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Monday, June 01, 2015

Construction Spending increased 2.2% in April

by Calculated Risk on 6/01/2015 12:20:00 PM

Earlier today, the Census Bureau reported that overall construction spending increased in April:

The U.S. Census Bureau of the Department of Commerce announced today that construction spending during April 2015 was estimated at a seasonally adjusted annual rate of $1,006.1 billion, 2.2 percent above the revised March estimate of $984.0 billion. The April figure is 4.8 percent above the April 2014 estimate of $960.3 billion.
Both Private and public spending increased:
Spending on private construction was at a seasonally adjusted annual rate of $725.2 billion, 1.8 percent above the revised March estimate of $712.1 billion. ...

In April, the estimated seasonally adjusted annual rate of public construction spending was $280.9 billion, 3.3 percent above the revised March estimate of $271.9 billion.
emphasis added
Note: Non-residential for offices and hotels is generally increasing, but spending for oil and gas has been declining. Early in the recovery, there was a surge in non-residential spending for oil and gas (because oil prices increased), but now, with falling prices, oil and gas is a drag on overall construction spending.

As an example, construction spending for private lodging is up 20% year-over-year, whereas spending for power (includes oil and gas) construction peaked in mid-2014 and is down 31% year-over-year.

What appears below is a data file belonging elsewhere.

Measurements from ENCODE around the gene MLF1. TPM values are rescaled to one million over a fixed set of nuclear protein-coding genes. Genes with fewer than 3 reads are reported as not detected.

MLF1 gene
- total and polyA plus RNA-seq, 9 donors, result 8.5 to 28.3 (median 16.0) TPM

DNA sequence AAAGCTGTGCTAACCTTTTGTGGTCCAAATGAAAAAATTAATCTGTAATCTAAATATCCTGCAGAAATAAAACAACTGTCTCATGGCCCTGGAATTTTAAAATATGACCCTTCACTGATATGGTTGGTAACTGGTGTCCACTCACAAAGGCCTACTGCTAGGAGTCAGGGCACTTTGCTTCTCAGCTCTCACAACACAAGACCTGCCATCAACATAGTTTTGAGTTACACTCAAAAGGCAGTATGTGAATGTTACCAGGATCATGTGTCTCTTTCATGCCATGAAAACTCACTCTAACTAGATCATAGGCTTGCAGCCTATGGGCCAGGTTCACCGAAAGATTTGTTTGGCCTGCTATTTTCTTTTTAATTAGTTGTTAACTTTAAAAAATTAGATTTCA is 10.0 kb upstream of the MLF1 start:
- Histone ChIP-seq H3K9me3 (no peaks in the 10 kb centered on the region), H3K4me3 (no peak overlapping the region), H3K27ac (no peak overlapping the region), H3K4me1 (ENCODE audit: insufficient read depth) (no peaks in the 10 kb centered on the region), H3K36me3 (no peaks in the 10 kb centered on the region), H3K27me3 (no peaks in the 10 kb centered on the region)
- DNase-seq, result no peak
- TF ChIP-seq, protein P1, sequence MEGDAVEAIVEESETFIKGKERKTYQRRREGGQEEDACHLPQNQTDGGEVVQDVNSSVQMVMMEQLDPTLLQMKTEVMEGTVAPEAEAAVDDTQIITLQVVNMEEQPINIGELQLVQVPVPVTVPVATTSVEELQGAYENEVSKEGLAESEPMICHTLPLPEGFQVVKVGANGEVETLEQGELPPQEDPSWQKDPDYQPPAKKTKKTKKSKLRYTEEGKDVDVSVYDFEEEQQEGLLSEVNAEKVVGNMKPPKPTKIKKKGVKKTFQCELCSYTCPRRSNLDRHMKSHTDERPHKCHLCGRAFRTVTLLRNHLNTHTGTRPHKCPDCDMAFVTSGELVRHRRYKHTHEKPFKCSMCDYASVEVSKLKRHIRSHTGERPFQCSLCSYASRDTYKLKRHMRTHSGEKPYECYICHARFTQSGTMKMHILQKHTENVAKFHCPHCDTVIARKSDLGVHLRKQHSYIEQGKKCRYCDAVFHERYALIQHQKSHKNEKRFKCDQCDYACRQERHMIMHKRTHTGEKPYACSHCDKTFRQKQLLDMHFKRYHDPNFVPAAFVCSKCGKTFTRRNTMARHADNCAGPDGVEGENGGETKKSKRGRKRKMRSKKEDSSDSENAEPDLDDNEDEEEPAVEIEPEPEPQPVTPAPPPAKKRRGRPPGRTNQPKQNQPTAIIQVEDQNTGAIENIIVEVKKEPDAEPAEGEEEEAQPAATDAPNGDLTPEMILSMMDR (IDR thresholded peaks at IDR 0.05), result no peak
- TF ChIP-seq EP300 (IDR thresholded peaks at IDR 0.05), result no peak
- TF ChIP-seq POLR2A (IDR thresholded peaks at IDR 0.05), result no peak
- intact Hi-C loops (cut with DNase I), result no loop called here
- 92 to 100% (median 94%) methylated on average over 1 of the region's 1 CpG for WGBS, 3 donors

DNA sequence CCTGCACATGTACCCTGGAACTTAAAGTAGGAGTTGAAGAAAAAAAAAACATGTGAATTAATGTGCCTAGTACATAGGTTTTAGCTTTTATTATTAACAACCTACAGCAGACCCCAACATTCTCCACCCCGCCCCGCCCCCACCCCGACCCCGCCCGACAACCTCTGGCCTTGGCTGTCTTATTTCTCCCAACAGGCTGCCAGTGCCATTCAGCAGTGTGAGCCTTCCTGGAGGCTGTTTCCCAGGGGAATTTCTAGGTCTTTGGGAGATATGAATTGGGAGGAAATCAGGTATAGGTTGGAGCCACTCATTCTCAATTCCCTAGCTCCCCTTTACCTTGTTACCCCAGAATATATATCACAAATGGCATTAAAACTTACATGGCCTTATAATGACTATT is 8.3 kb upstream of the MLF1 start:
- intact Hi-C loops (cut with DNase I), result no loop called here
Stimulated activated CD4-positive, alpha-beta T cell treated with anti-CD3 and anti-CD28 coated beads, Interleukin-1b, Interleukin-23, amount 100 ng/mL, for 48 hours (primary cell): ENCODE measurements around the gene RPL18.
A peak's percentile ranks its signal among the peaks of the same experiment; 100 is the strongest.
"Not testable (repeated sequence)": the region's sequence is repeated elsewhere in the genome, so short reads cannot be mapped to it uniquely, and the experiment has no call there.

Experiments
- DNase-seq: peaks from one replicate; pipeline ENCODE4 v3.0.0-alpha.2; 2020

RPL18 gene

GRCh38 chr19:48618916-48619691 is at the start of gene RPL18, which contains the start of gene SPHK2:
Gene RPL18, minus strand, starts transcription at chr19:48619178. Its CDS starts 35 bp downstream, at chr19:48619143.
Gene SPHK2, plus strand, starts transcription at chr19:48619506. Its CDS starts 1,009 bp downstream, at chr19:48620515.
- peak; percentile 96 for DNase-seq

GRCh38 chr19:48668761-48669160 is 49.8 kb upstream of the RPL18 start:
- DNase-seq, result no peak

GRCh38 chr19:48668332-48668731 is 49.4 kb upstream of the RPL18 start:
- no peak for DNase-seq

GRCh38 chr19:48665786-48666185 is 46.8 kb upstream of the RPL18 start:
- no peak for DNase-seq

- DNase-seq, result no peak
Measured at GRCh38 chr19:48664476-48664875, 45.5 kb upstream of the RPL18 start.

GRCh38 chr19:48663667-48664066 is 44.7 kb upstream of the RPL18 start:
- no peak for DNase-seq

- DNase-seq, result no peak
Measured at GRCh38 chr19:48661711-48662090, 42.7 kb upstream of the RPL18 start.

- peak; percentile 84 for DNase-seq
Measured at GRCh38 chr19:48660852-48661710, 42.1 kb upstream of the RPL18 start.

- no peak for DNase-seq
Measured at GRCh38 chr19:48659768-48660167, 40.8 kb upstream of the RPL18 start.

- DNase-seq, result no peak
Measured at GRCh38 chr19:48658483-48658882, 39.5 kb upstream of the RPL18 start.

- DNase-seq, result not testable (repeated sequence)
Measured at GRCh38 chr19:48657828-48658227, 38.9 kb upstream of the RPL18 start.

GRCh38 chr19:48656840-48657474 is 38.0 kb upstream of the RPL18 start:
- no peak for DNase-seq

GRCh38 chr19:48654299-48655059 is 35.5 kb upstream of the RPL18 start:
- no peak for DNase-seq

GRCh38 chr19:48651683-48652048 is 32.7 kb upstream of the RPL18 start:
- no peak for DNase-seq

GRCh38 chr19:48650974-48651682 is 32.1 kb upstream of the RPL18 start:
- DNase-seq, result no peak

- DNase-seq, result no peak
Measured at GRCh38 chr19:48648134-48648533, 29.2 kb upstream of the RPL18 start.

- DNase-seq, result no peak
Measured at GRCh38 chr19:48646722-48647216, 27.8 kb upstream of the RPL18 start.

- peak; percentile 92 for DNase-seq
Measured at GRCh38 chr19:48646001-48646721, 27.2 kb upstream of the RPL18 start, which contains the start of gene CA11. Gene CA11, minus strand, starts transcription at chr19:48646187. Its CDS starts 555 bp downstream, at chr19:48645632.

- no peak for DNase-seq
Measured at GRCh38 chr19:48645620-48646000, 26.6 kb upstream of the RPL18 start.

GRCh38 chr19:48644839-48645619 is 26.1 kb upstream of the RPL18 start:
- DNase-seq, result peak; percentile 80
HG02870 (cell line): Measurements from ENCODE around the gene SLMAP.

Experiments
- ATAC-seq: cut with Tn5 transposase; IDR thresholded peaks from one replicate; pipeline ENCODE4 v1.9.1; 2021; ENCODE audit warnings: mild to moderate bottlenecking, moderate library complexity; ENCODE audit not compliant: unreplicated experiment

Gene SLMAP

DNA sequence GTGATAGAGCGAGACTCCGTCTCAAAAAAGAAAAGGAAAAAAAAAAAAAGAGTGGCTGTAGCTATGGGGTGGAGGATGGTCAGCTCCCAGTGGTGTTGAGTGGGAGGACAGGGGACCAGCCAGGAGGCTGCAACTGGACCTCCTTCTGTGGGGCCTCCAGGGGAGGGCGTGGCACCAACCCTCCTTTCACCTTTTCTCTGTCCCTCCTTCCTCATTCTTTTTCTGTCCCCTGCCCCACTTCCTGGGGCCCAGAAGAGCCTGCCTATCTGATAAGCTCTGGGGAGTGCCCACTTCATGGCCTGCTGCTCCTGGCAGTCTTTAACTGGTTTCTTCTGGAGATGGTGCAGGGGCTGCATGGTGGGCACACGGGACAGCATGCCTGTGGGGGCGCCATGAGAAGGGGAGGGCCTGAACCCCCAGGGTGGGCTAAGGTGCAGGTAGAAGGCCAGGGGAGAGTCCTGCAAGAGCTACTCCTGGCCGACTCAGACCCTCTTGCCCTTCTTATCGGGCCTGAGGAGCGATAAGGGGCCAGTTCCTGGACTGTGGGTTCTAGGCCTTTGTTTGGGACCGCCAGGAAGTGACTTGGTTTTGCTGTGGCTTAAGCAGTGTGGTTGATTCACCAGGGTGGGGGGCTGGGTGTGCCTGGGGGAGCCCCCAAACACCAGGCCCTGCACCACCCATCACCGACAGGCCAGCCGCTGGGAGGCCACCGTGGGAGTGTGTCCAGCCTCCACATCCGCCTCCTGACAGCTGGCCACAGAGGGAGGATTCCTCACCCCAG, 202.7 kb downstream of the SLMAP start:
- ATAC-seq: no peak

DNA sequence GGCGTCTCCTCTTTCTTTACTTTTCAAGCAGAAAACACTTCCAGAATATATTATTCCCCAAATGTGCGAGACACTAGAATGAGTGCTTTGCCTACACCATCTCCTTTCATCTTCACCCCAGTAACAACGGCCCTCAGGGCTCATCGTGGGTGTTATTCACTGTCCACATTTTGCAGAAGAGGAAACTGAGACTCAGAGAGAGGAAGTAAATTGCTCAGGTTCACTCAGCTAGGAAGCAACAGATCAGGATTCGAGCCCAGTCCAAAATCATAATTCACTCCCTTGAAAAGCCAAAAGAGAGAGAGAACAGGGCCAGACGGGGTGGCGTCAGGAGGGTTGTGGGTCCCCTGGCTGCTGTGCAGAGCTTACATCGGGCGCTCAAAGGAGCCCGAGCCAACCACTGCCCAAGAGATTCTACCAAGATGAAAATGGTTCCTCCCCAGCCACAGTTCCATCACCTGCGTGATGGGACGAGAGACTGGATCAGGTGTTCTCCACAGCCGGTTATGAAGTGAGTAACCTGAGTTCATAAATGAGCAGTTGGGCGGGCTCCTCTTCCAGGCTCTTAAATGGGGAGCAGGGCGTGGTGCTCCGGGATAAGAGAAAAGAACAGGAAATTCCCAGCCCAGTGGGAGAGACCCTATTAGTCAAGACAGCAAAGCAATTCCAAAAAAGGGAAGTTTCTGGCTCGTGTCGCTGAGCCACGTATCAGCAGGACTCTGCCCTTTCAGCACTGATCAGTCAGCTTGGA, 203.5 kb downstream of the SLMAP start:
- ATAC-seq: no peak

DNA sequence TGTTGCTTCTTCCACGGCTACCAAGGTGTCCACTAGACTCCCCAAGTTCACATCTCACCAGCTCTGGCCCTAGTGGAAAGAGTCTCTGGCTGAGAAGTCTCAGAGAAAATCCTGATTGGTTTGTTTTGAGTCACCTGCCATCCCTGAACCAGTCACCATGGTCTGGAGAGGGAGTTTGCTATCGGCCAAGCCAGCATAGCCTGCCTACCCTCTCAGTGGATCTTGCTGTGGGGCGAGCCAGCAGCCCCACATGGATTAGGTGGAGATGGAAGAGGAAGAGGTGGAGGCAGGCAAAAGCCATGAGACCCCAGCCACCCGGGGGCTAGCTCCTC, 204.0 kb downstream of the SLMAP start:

Private Construction Spending Click on graph for larger image.

This graph shows private residential and nonresidential construction spending, and public spending, since 1993. Note: nominal dollars, not inflation adjusted.

Private residential spending has been moving sideways recently, and is 48% below the bubble peak.

Non-residential spending is 14% below the peak in January 2008.

Public construction spending is now 14% below the peak in March 2009 and about 7% above the post-recession low.

Private Construction SpendingThe second graph shows the year-over-year change in construction spending.

On a year-over-year basis, private residential construction spending is down 2%. Non-residential spending is up 13% year-over-year. Public spending is up 3% year-over-year.

Looking forward, all categories of construction spending should increase in 2015. Residential spending is still very low, non-residential is starting to pickup (except oil and gas), and public spending has probably hit bottom after several years of austerity.

This was well above the consensus forecast of a 0.7% increase, and spending for February and March were revised up.  A solid report.